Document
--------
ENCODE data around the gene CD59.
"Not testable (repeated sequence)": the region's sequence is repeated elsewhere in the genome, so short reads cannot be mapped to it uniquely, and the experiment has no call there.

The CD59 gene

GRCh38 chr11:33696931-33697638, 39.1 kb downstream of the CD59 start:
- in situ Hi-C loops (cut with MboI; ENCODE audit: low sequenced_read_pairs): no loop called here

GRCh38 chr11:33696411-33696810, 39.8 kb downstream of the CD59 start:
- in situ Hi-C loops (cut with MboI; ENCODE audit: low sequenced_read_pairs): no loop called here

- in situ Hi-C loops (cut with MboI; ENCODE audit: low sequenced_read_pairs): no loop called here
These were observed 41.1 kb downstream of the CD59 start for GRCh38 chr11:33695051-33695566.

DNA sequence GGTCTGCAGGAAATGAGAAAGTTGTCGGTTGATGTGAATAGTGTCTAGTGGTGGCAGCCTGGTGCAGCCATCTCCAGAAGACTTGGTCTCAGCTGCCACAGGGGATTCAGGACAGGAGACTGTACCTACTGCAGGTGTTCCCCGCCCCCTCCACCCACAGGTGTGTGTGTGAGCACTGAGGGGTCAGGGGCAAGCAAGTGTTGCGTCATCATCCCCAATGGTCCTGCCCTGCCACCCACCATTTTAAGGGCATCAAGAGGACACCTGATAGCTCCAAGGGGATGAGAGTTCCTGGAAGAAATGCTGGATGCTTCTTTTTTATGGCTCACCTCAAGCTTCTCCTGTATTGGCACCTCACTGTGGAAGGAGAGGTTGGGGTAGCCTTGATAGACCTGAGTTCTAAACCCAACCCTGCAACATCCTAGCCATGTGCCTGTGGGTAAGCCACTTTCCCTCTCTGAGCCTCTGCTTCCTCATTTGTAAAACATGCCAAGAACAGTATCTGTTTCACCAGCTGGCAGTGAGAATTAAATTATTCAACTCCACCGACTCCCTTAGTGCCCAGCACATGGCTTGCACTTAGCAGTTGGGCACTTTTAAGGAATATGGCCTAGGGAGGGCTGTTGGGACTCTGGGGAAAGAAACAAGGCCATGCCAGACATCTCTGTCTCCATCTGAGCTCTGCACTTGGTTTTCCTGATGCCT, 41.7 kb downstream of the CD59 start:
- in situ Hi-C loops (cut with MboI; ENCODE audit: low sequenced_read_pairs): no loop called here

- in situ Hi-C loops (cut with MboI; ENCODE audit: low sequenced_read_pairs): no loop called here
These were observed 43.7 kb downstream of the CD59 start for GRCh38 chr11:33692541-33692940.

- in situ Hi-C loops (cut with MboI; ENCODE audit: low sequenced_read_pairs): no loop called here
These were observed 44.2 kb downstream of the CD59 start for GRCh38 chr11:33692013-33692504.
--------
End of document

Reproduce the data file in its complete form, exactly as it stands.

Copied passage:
ENCODE data around the gene CD59.
"Not testable (repeated sequence)": the region's sequence is repeated elsewhere in the genome, so short reads cannot be mapped to it uniquely, and the experiment has no call there.

The CD59 gene

GRCh38 chr11:33696931-33697638, 39.1 kb downstream of the CD59 start:
- in situ Hi-C loops (cut with MboI; ENCODE audit: low sequenced_read_pairs): no loop called here

GRCh38 chr11:33696411-33696810, 39.8 kb downstream of the CD59 start:
- in situ Hi-C loops (cut with MboI; ENCODE audit: low sequenced_read_pairs): no loop called here

- in situ Hi-C loops (cut with MboI; ENCODE audit: low sequenced_read_pairs): no loop called here
These were observed 41.1 kb downstream of the CD59 start for GRCh38 chr11:33695051-33695566.

DNA sequence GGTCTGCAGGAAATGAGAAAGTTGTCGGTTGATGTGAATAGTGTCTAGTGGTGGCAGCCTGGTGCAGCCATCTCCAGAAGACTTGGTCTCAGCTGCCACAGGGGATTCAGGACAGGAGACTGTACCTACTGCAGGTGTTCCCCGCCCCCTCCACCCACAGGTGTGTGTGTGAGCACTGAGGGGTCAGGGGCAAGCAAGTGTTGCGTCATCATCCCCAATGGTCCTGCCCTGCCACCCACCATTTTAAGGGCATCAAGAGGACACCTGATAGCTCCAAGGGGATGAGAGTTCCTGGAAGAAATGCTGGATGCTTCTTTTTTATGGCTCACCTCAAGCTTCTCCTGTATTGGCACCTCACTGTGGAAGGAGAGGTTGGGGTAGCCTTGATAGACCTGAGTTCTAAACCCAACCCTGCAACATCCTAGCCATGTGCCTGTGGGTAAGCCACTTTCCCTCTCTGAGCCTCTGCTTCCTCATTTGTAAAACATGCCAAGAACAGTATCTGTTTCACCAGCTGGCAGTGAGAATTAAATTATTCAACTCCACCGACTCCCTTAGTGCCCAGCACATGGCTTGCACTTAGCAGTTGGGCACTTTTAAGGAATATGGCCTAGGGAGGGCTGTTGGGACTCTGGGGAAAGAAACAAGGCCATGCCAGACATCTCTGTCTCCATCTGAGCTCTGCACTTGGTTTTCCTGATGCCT, 41.7 kb downstream of the CD59 start:
- in situ Hi-C loops (cut with MboI; ENCODE audit: low sequenced_read_pairs): no loop called here

- in situ Hi-C loops (cut with MboI; ENCODE audit: low sequenced_read_pairs): no loop called here
These were observed 43.7 kb downstream of the CD59 start for GRCh38 chr11:33692541-33692940.

- in situ Hi-C loops (cut with MboI; ENCODE audit: low sequenced_read_pairs): no loop called here
These were observed 44.2 kb downstream of the CD59 start for GRCh38 chr11:33692013-33692504.